Jun 5, 2017 | By David

When it comes to developing new things for us to eat and new ways to eat them, 3D printing technology has certainly been on the menu for a while now. 3DSystems’ Foodjet, the first 3D food printer, was launched back in 2014; pastry extruders are available as optional extras for a number of desktop 3D printers; and we’ve reported before on efforts by a team at Columbia to develop a 3D printer that can also cook your food. At the less nutritious but still tasty and fun end of the spectrum, a platform called Pixsweet is now offering users the chance to design their own 3D printed popsicles.

Pixsweet was founded by Finnish 3D printing expert Janne Kyttanen, whose 3D printing resumé covers everything from fashion to design. His company, Freedom of Creation, procuces all kinds of exclusive 3D printed items, from jewellery to footwear to furniture.

After Freedom of Creation was acquired by 3D Systems, Kyttanen moved to L.A. and set up What The Future Venture Capital with Dutch investor Eduard Zanen. This start-up / investment firm aimed to identify new business ideas, with a particular focus on the most cutting-edge technologies like 3D printing and virtual reality, and create them as quickly as possible. Pixsweet, which was launched last year, has been one of the company’s success stories.

The platform is straightforward to use, making use of 3D design software and 3D printing technology without demanding any level of expertise from users. All they have to do is upload a photo on the site, and it will be converted into a 3D image, ready to be printed. Any photo will do, and the customer will get their 3D printed popsicle delivered to them in whatever flavour they choose. There is also a huge range of cute stock popsicles available, from unicorns to palm trees to hearts.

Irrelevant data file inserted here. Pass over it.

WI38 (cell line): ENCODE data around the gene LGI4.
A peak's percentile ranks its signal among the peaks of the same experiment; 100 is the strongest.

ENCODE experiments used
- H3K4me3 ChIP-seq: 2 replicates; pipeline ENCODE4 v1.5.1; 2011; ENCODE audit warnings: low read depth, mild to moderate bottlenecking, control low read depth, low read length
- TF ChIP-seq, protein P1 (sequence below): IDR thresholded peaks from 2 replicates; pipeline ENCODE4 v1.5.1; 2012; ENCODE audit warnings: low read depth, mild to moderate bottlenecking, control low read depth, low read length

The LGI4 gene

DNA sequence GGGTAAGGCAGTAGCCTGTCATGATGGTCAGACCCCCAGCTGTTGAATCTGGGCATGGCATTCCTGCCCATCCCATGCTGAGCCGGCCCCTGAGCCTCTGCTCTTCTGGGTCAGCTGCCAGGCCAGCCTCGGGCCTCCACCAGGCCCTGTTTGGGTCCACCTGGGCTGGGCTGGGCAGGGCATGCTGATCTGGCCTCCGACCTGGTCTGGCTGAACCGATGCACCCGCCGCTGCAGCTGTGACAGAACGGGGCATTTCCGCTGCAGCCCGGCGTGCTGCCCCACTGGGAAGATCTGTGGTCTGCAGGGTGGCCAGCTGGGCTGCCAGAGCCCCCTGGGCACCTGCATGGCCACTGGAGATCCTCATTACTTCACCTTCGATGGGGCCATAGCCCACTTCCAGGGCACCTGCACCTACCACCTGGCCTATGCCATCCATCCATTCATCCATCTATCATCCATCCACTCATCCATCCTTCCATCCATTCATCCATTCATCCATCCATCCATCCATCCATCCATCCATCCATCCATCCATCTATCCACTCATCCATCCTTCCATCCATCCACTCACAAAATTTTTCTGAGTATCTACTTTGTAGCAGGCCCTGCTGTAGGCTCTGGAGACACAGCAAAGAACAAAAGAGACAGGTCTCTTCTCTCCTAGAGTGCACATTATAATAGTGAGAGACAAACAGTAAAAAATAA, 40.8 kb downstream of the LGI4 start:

Of course, the 3D printers used by Pixsweet don't actually print ice. Instead, they print an inverted version of the chosen design in plastic, which functions as both a mold and the popsicle's packaging. Liquid is then squirted into the packaging before being sealed inside. Once customers receive their package, they can freeze their popsicle at home.

The service is currently only available in California, but thanks in part to Kyttanen’s fashion industry connections and social media savvy, Pixsweet has already had some impressive exposure. It recently produced some bespoke lickable treats for L.A. Fashion Week, with popsicles in the shape of handbags and shoes. Blogger Perez Hilton is also visible on the site's homepage, posing with a couple of popsicles modelled after his own face.

The service’s offer to 3D print any image that is uploaded does come with some caveats, however. The direct, user-generated production that it offers is still subject to the same restrictions that a conventional manufacturing process would be. This means that trademarks and copyrights are still protected, as are publicity rights.

The website specifically states that it won’t 3D print an image that’s already established without explicit permission from whoever owns the rights to it, so if you want to lick the face of Ryan Gosling, Scarlett Johansson, or Rick Moranis, make sure they sign off on you using their likeness first.

A 3D printed ice pop is currently available from Pixsweet for just $5, or you can grab a pack of 8 for $19.99. If the service does expand beyond its Californian origins, it’s not an exaggeration to say that this could change the face of confectionery forever.

 

 

Posted in 3D Printing Application

 

 

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